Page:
Let’s Talk About Sex

Erik Cooper —  October 5, 2011 — 3 Comments

I’ve been wrestling with this post for a month now. I found the courage to speak on it a few weeks ago at City Community Church, but there’s something about seeing it in print that still makes me feel awkward. Like a 7th grade pubescent boy. And I guess that’s really why I’m writing this.

My daughter is in the 7th grade.

Sure, I’ve done all the things any good dad of a pre-teen daughter would do: licensed a gun, increased the bodily harm rider on my homeowner’s policy, studied Stallone, Van Dam, Stathan, the masters.

But guarding my daughter’s innocence has to go beyond threats of violence, secret service protection, or imprisoning her in a boy-free bio-dome (just a few ideas I’ve been sketching in my journal).

To enter this conversation wisely, I need to pursue my daughter’s heart. Beyond “don’t!” And “wait!” And “you will keep that door open!” She needs to embrace the why. God’s why, not just mine.

Sex is beautiful.

Sex is not wrong.

Sex is not sin.

Sex is a God-given desire.

Sex was created for the intimate expression and enjoyment of humanity.

However, like any gift, context is king.

As a communicator, I can use the gift of teaching to declare God’s Kingdom, or to manipulate for my own self-interest. Within the exact same expression is an ability to create life or death.

Sex is no different. Within it’s God-given purpose and context, sex will rock your world! Deepen intimacy. Forge an eternal bond. Create beauty. Used selfishly, it breeds pain, brokenness, heartache, and lasting emotional scars.

If there’s one underlying concept I want to pass to my daughter about sexual expression, it’s this:

“There’s more to sex than mere skin on skin. Sex is as much spiritual mystery as physical fact.” –1 Cor. 6:16 MSG

As much as we’d like to convince ourselves otherwise, sex is never just a physical act. It’s so much deeper. Spiritual. Mysterious. It’s the way God created it. The way He created us.

Sex is a gift. Honor it’s created context, and it breeds joy, pleasure, and life. Treat it trivially, and we end up wrestling with regret.

What do you think? Do you agree, or am I just a conservative prude paranoid about raising his daughters?

3 responses to Let’s Talk About Sex

  1. Just wondering if you realize your Mom probably reads your blog 🙂 teehee

    And picturing you in high school. All of this is just too much for me. You still feel like a brother to me … a brother that ran for the hills when myself, Amy, Mandy, Heather, and/or Melissa would talk about LIP GLOSS let alone the “above mentioned subject” 🙂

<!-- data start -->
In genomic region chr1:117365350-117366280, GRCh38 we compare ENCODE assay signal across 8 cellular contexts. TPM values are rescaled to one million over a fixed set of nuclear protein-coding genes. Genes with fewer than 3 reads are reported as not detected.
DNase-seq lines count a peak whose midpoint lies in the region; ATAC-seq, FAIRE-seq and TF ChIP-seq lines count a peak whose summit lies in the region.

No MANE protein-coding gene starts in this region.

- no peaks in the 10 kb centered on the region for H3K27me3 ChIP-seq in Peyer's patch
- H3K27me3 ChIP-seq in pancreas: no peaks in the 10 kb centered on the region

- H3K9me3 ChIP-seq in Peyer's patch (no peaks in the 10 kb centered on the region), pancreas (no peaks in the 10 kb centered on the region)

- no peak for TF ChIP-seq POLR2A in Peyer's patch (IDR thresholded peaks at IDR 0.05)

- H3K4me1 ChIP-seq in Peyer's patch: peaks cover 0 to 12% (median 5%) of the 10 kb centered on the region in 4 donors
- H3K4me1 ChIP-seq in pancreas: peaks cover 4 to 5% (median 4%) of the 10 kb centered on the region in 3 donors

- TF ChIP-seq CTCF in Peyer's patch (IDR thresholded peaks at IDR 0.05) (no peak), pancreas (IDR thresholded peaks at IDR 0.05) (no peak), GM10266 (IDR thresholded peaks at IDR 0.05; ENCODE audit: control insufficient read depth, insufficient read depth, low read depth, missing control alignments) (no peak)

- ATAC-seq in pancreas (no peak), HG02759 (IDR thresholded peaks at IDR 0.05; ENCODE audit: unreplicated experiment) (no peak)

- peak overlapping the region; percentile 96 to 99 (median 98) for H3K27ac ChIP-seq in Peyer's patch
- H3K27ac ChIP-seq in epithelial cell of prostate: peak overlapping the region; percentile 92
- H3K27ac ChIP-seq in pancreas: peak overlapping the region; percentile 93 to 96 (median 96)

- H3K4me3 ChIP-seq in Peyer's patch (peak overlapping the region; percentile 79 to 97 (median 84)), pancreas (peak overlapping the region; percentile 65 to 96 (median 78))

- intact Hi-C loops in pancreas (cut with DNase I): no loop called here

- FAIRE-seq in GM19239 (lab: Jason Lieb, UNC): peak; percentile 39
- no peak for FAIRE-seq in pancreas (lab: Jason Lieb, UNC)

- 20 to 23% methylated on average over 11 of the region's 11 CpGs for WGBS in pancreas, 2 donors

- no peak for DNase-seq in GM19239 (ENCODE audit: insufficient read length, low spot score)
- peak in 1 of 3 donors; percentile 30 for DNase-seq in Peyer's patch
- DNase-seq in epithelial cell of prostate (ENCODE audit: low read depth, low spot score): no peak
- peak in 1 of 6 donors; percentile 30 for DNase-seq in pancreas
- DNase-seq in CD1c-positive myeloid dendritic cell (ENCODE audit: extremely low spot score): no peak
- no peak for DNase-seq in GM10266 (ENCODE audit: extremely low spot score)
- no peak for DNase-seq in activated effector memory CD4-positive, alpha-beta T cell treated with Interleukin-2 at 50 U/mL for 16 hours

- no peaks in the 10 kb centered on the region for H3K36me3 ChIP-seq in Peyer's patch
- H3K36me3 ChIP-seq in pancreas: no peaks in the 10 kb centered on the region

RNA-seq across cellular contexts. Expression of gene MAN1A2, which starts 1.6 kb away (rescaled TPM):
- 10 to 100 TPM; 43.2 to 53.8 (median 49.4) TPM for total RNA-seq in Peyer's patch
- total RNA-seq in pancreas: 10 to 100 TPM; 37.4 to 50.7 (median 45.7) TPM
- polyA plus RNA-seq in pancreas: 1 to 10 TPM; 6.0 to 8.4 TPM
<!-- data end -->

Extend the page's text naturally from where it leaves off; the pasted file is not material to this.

Okay. Jokes off.

    I think your point is quite solid of course. And not only in sex ed but also in all areas which require a strong foothold, a strong reserve, and strong decision. Without the “why”….the footholds turn to sand, the reserves run out, and the decisions seem small compared to what you ‘could’ have.

    We cannot allow another generation to be raised, within “the church”, without the “WHY’s” being established, ingrained, and understood…as much as the exciting songs, Roman’s Road, and the human videos were ingrained into our generation.

    I led myself on my on ‘WHY?’ journey in my late teens/early twenties and again when I started teaching my own children our moral values.

    It would have been a lot easier to have had the “WHY’s” coming from ALL sides instead of having to sift through for them myself.

    You are not a prude. Well, at least you aren’t anymore apparently;)

    Andrea

    PS I’m sharing some of your “daughter protection” techniques with Jim. BUT, happily, we have four big brothers some dude will have to get through before they even get to catch Aven’s eye 🙂

    ((But I REALLY like your “imprisoning her in a boy-free bio-dome”…very creative and reasonable ;))

    • Maybe Jim and I should get together and talk strategy. 🙂

      I think you’re right Andrea. Helping our kids wade through the “why” will help them establish their own foundation. Their own trust in God. Their own connection to Him, rather than just a cultural set of norms. Our churches have to get more comfortable with uncomfortable questions.

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